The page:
Federal funding was announced today for the Springbank Off-Stream Reservoir (SR1) but as of yet the project hasn't been cleared by the federal minister of Environment and Climate Change.
Today, François-Philippe Champagne, federal minister of Infrastructure and Communities, was in Calgary to announce a $168.5 million contribution towards the project, most recently estimated to cost $372 million to complete. The funds are being contributed through the Disaster Mitigation and Adaptation Fund.
“Taking concrete steps to adapt to the impacts of climate change is more and more essential to ensuring a safe, prosperous future for our kids and grandkids," says Champagne. "By investing in the Springbank Off-Stream Reservoir project, we are helping Alberta get ahead of the problem, and protecting Calgarians and communities to the south from the heavy personal and economic costs of increasingly threatening weather events.”
Not everyone agrees, particularly those impacted by the project, which has a perimeter of 3,870 acres.
Among those voicing opposition is Rocky View County council, who in December asked the province to conduct a full and comprehensive analysis of all the available options for flood mitigation. Likewise, Tsuut'ina Nation opposes the project and says the government has failed to provide meaningful consultation.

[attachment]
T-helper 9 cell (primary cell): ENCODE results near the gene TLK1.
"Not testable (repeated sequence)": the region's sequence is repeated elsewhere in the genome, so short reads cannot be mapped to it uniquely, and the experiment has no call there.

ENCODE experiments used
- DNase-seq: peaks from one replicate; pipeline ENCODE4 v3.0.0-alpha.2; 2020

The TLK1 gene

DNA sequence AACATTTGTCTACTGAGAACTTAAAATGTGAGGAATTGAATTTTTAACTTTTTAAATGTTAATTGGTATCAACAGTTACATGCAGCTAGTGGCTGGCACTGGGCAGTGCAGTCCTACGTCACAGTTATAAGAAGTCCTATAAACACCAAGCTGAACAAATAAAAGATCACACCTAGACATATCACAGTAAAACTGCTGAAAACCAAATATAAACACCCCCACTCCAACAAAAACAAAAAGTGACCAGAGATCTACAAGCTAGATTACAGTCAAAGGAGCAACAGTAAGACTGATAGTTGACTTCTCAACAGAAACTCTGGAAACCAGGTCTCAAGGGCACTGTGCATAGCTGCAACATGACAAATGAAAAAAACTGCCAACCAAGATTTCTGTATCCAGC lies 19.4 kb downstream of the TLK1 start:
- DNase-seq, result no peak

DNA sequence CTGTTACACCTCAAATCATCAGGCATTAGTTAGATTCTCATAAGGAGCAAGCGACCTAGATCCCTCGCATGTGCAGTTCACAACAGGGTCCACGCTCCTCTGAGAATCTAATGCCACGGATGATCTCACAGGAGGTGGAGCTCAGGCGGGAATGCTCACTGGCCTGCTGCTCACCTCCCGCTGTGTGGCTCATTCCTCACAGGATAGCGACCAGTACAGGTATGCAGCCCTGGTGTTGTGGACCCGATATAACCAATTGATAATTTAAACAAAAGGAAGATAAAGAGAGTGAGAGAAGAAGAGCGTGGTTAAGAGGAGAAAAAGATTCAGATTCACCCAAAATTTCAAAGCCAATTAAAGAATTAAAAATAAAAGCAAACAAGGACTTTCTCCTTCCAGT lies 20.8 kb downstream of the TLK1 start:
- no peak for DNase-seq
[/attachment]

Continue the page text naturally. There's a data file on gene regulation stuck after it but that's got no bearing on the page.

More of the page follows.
Alberta Transportation minister Brian Mason is confident they will reach a consensus.
“Will we be able to satisfy Tsuut’ina’s concerns and answer all of their questions? I believe we will,” Mason says. “Will we be able to purchase the land to build the project? I believe we will.”
The project is currently going through the federal environmental assessment process being led by the Canadian Environmental Assessment Agency. An Aboriginal consultation process is also underway.
Construction won't commence until approval is received from the federal Environment and Climate Change minister and the Aboriginal consultation is satisfactorily completed.
Should it proceed, SR1 will be capable of containing 70.2 million cubic metres of flood water.